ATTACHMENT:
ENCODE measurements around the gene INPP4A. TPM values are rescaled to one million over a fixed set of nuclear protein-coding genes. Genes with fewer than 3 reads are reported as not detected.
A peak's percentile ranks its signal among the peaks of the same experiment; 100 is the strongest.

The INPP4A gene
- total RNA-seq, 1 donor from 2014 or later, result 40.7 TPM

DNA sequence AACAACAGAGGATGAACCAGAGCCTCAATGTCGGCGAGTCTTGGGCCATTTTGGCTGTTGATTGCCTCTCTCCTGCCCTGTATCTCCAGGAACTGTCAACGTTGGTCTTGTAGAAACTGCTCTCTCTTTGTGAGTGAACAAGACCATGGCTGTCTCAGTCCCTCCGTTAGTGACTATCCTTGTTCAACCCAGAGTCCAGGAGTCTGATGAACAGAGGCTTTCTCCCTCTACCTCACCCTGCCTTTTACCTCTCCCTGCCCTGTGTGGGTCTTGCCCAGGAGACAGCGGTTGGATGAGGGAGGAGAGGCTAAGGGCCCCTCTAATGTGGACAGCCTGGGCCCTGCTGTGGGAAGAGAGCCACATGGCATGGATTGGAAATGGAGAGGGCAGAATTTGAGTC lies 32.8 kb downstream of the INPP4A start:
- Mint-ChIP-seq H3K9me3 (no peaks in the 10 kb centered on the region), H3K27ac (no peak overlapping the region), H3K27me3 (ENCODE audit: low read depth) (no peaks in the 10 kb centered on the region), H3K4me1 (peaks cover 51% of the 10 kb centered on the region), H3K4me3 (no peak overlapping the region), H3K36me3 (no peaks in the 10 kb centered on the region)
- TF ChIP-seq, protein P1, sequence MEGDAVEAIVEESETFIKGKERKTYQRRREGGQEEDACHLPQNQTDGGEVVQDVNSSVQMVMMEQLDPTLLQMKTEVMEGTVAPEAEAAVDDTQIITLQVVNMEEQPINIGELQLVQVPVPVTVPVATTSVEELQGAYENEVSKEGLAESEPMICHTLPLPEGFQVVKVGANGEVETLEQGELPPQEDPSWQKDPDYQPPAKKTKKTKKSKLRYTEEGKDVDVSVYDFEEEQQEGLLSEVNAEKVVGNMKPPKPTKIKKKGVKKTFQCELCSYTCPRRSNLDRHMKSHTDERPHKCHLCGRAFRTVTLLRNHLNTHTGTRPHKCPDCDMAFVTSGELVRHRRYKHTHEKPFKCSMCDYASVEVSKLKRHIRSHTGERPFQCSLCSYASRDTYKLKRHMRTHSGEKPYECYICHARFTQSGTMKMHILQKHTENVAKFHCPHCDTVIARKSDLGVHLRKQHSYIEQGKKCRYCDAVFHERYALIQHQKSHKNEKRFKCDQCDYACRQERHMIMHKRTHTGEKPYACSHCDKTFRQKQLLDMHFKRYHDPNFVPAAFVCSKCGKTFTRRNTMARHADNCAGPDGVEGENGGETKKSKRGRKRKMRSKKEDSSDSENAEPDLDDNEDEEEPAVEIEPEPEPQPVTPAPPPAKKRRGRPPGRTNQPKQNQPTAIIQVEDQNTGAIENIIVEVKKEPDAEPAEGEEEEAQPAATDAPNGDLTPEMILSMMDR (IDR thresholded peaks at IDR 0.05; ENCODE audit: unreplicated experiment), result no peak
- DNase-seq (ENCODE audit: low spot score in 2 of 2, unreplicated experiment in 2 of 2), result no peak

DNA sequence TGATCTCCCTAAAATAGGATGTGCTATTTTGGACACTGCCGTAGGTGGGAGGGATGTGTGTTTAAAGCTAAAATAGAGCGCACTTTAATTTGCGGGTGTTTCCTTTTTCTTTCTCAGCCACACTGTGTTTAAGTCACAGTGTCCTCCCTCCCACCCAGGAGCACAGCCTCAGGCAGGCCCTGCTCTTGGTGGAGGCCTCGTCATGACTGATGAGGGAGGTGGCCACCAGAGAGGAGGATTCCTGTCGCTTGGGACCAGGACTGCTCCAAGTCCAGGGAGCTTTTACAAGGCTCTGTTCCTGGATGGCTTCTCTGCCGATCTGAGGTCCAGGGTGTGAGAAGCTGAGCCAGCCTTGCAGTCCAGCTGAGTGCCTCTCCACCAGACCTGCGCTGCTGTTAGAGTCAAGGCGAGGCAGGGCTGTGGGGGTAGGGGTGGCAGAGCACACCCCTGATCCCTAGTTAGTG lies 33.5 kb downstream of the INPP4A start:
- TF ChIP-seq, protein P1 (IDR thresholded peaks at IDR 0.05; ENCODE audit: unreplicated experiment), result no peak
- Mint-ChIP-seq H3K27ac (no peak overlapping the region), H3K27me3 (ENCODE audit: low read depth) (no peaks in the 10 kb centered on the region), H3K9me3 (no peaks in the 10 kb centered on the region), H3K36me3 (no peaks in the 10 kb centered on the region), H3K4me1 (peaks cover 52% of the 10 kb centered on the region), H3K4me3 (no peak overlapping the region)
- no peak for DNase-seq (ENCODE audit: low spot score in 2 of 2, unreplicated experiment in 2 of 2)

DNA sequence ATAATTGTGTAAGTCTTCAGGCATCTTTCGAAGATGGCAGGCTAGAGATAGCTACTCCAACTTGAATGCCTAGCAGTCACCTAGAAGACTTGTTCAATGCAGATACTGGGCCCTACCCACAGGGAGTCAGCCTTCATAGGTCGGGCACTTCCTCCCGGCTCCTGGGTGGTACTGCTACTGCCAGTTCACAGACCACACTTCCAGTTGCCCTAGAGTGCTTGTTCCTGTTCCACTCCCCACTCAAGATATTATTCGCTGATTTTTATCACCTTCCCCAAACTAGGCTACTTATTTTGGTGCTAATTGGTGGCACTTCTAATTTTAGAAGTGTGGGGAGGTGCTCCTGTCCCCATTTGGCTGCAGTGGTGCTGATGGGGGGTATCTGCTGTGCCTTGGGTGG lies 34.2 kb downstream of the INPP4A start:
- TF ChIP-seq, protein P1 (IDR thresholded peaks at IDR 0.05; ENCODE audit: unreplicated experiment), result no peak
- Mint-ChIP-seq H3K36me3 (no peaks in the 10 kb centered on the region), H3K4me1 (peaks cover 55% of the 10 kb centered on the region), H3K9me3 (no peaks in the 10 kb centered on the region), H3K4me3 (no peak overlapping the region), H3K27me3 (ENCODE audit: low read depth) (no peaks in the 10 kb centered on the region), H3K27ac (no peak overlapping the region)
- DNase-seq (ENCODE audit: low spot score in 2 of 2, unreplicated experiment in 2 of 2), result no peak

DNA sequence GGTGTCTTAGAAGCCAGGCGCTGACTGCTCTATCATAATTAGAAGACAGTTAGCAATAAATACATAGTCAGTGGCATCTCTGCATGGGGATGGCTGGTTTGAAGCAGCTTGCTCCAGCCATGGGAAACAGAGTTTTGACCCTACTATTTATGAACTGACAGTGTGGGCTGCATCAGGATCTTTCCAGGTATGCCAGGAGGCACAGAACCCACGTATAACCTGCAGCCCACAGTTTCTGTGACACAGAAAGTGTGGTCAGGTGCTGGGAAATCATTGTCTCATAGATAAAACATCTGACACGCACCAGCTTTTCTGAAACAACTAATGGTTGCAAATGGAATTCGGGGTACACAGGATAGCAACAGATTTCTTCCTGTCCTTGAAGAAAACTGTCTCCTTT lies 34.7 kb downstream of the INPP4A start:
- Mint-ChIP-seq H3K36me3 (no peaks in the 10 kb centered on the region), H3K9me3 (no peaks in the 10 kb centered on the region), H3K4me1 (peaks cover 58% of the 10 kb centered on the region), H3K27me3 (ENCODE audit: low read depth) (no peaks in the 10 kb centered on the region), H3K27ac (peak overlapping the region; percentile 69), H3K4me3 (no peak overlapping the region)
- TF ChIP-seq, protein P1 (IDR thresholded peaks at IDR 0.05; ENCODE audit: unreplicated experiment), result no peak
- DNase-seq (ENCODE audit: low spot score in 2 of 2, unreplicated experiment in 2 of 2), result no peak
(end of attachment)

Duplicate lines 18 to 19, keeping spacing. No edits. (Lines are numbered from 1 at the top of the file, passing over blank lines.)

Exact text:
- Mint-ChIP-seq H3K36me3 (no peaks in the 10 kb centered on the region), H3K9me3 (no peaks in the 10 kb centered on the region), H3K4me1 (peaks cover 58% of the 10 kb centered on the region), H3K27me3 (ENCODE audit: low read depth) (no peaks in the 10 kb centered on the region), H3K27ac (peak overlapping the region; percentile 69), H3K4me3 (no peak overlapping the region)
- TF ChIP-seq, protein P1 (IDR thresholded peaks at IDR 0.05; ENCODE audit: unreplicated experiment), result no peak